Monster in the Machinery: Gordon Brown's Treasury Plans Could Lead to Institutionalised Warfare
Kemp, Peter, New Statesman (1996)
At last, goal posts in sight, Labour thoughts are starting to turn to the "how" of government: how departments are to be run, how many, what they do, and who does it. It has taken too long for the shadow cabinet to see that machinery matters. Ministers cannot just assume that pulling the levers of policy produces the intended results - the cables may be wrongly connected or go through a junction box Conservatively wired.
A case can be made for a thoroughgoing set of changes, reflecting the changing needs of society, Europe, devolution, the shrinking of the core of government, and the need to look better at issues that straddle departments. But it needs thought: the first priority must be for Labour to work out a sensible architecture for the centre. The question is, will Gordon Brown let it happen? For one of the most striking things, and in its way the most frightening, about the patchwork so far hinted at is Brown's staking his claim to Treasury hegemony. What he has done is to seek Treasury rights over the whole span of public policy.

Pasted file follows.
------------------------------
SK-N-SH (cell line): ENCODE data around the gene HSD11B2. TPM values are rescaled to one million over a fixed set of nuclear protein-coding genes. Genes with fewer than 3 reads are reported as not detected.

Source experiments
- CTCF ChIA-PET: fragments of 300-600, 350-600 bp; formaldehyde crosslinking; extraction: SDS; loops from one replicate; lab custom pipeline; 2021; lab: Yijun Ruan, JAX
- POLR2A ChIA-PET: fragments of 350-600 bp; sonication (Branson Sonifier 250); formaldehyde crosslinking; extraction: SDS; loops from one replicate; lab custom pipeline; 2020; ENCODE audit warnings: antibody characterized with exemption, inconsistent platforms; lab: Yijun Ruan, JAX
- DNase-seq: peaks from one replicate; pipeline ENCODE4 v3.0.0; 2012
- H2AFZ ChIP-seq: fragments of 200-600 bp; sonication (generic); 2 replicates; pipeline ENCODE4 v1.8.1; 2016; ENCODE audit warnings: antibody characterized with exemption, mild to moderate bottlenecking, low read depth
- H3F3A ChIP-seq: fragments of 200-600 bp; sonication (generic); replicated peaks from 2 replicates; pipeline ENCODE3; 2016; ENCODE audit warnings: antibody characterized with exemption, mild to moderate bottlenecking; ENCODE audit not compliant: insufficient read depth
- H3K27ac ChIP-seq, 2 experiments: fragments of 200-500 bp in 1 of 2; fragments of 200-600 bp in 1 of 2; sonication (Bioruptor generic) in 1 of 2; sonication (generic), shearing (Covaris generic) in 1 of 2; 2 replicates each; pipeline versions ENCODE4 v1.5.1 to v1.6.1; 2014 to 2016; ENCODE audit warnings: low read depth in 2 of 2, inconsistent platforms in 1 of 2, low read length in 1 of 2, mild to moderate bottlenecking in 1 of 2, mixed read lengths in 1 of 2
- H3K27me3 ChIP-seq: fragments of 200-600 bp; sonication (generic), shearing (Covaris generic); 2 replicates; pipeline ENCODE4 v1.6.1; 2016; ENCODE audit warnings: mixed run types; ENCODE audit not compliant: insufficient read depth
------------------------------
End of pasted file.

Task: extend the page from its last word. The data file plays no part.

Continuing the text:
The Treasury is two departments. One is about the budget, delivering the fiscal balance, after public spending and tax take are put together. The other is about managing the economy, which is not at all the same thing. There is constant tension. A former Treasury permanent secretary once said he would rather have two pound notes torn up in Whitehall than three pound notes well spent. But in its way the system works, if creakily. Indeed, recent moves to give spending ministers more freedom to work out their policies as they think fit, within total spending limits, has helped and probably made for better government. Brown seems to want to reverse this and bring the Treasury back into the detail.
Such intervention and second-guessing will not work. Internally it will get in the way of fiscal control. This is heavily political work, requiring knowledge of the detail of departments, not too much sympathy with them, and the courage to fight them on the beaches. Labour inherits fiscal chaos, plans covered in blood; it also brings with it Brown's amazing commitment on income tax. To deliver Tory spending plans and a tolerable fiscal picture will take a good many creative definitions and a good deal of accountancy, fiscal imagination and sheer guts. Economic, social and political management of this order cannot be left to a Chief Secretary, who is junior to the Chancellor, has other pressures on him and who anyway is to recruit a dozen amateurs to hang on his gun arm. What is wanted is a Department of the Budget to relieve these new tensions.
But a much more important battleground will be between Gordon Brown and other ministers, notably the Prime Minister. Spending ministers will not stand for being tools of the Treasury. …